SuperValu Offering $30 per $300 Gift Card Bought




SuperValu announced yesterday that it would be helping consumers stretch their tax rebate checks further. When a customer purchases a $300 gift card between May 2 through July 31, 2008, the store will load an extra $30 on the card (10%).

The SuperValu press release indicates that customers may bring their rebate checks to the store to take advantage of the program. Cards must be bought in $300 increments to take advantage of the program, up to $1200.

For those that receive direct deposit, you'll need to provide a copy of your bank statement showing that the stimulus check was deposited into your account, according to Haley Meyer of SuperValu (Corporate Communications):

"Customers who do not have a hard copy of their government-issued checks may still take advantage of this offer by showing proof that their economic stimulus or tax refund check was deposited into their bank account (e.g., a printout or copy of their bank statement)."

I'm not sure what advantage showing a bank statement to the store will be other than it would prevent a consumer from purchasing more than they received in the stimulus package. Is SuperValu really that concerned that people are going to spend more at their store than the government alloted, especially at the risk of turning potential customers off by making them show their bank statements?



Comments

I suspect so.

People will do anything for $30 of free stuff. Absolutely. If you (as a business) don't want to be taken advantage of, sadly, you have to do silly things like require DNA samples, bank statements, etc.

SuperValu is doing the

SuperValu is doing the promotion to make sure that you spend your money at their store. What's their issue if you spend more than your stimulus check? That just means you've tied up MORE of your money with them. Is it worth 10% to ensure that you spend your money with them rather than a competitor? It must be, otherwise they wouldn't be doing it.

They aren't doing the promotion out of the kindness of their heart, to make sure all of us poor Americans can put food on the table. They're doing it in hopes it will affect their bottom dollar.

Business is business.

It probably is worth 10%, to a point. I might be willing to gamble with 10% of my, say, weekly earnings, but not 10% of my yearly earnings. That's what SuperValu is doing - gambling that if you come in the store for this promotion, you'll end up coming back when there isn't a promotion, and they'll make it back. By limiting it to $30 (or 10%, or whatever the fine print reads), they get to hedge their bets a little bit.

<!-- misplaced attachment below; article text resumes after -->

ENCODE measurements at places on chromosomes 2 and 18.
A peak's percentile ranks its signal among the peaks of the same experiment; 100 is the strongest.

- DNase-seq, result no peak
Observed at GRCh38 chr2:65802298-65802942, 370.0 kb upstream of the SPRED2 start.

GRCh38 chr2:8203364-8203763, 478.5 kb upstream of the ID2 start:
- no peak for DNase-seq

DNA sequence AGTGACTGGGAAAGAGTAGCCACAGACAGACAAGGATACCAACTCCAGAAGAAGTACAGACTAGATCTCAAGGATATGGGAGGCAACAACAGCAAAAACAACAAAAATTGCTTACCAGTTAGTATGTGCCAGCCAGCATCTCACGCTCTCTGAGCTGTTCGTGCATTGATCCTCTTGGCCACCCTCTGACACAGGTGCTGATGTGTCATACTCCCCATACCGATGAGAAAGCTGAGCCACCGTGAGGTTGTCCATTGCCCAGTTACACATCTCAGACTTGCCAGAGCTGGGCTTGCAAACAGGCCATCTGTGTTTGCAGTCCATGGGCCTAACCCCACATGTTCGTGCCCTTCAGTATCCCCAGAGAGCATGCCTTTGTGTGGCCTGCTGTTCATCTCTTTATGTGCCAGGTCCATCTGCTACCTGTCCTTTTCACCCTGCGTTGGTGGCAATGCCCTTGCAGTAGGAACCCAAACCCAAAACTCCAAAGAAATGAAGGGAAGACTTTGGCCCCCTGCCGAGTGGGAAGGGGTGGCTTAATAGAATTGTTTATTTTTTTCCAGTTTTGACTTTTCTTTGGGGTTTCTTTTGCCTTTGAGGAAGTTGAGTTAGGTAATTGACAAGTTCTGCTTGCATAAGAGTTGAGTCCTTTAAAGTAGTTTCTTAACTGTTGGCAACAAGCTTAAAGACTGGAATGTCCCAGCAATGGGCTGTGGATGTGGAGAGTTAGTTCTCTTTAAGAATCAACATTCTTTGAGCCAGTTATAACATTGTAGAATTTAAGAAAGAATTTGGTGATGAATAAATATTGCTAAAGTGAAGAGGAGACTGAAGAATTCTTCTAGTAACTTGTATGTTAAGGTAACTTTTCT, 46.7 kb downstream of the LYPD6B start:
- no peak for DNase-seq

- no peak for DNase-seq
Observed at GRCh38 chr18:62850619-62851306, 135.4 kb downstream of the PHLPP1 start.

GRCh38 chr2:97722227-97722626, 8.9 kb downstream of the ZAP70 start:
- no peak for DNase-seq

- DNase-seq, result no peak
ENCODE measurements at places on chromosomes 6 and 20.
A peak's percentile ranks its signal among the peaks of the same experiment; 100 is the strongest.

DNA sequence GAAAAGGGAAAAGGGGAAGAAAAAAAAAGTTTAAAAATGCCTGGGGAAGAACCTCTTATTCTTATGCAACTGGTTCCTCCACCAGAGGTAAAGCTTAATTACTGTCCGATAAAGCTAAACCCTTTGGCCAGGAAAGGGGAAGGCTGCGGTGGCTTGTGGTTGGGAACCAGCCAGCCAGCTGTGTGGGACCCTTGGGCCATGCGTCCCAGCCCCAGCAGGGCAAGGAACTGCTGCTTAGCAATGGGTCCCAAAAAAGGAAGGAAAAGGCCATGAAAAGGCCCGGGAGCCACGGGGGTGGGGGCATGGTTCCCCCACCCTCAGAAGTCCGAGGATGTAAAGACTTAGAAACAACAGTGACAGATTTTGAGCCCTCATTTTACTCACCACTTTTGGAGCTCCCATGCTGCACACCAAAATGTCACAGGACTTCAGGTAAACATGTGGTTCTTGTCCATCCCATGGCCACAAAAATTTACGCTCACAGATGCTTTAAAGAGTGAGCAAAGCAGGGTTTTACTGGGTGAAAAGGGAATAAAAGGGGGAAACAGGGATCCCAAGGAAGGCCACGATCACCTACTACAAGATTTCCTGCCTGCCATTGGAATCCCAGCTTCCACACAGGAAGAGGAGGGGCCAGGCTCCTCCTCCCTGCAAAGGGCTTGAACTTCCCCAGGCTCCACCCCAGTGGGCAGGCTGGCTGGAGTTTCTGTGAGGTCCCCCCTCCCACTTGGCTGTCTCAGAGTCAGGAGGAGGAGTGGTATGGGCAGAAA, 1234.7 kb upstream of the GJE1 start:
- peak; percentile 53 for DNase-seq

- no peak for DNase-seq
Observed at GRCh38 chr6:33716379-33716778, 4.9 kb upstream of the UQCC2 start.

SuperValu is a business, not a charity. Why else should they be doing it other than affecting their bottom dollar? Business is business; at least they're doing something. Take a shot at Cub Foods or McDonald's or all the other businesses that aren't doing similar promotions, rather than taking the shot at SuperValu, which is at least doing something.

I'm not taking a shot at

I'm not taking a shot at them, just questioning their desire to see people's bank statements. I question if it's a turnoff for many customers because they need to show a copy of their bank statement to their grocery store.

I certainly wouldn't want to

I certainly wouldn't want to show my bank statements to get an extra 30 dollars worth of groceries.
Come to think of it, there must be some way to get a 'receipt' of deposit rather than the whole bank statement- that might be a safer way of doing it rather than deterring those who are conscientious about their identity.

Sears rebate checks

I see that Sears is also offering a similar offer, but only for paper checks. If you are getting direct deposit then you're out of luck, according to the DNT.

proof

I don't know about others, but I ended up getting a letter in the mail from the IRS a few days AFTER the direct deposit letting me know that the money was going to be deposited and how much it was. I would have to guess that this would be proof enough for places like Super Valu.

It's interesting to note that the letter was written like I would be receiving the money in the future (it did give a date), but I actually received it a few days after that date (and after the money arrived).

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